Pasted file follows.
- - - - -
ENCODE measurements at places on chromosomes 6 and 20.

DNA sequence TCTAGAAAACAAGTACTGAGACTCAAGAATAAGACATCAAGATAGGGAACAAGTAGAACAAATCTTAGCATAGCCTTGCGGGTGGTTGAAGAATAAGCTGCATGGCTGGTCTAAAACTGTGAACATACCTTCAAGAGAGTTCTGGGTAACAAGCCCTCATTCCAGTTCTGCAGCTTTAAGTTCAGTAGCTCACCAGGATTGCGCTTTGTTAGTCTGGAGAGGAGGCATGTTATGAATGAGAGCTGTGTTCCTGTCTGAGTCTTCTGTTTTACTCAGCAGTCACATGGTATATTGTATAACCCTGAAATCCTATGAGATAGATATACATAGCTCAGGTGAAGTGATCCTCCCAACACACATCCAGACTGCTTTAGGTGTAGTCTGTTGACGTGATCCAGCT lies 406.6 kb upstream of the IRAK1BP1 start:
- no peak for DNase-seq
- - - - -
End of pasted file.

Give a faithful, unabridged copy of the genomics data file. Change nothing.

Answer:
ENCODE measurements at places on chromosomes 6 and 20.

DNA sequence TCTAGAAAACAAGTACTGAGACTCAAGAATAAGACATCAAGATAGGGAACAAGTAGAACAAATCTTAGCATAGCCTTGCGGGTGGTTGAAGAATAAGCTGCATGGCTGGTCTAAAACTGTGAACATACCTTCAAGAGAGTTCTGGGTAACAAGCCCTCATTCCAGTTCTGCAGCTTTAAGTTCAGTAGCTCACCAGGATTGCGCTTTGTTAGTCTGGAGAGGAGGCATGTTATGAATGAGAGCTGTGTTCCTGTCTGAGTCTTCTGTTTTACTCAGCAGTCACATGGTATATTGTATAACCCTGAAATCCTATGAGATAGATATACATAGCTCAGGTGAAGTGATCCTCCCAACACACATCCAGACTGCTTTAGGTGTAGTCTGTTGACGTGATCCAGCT lies 406.6 kb upstream of the IRAK1BP1 start:
- no peak for DNase-seq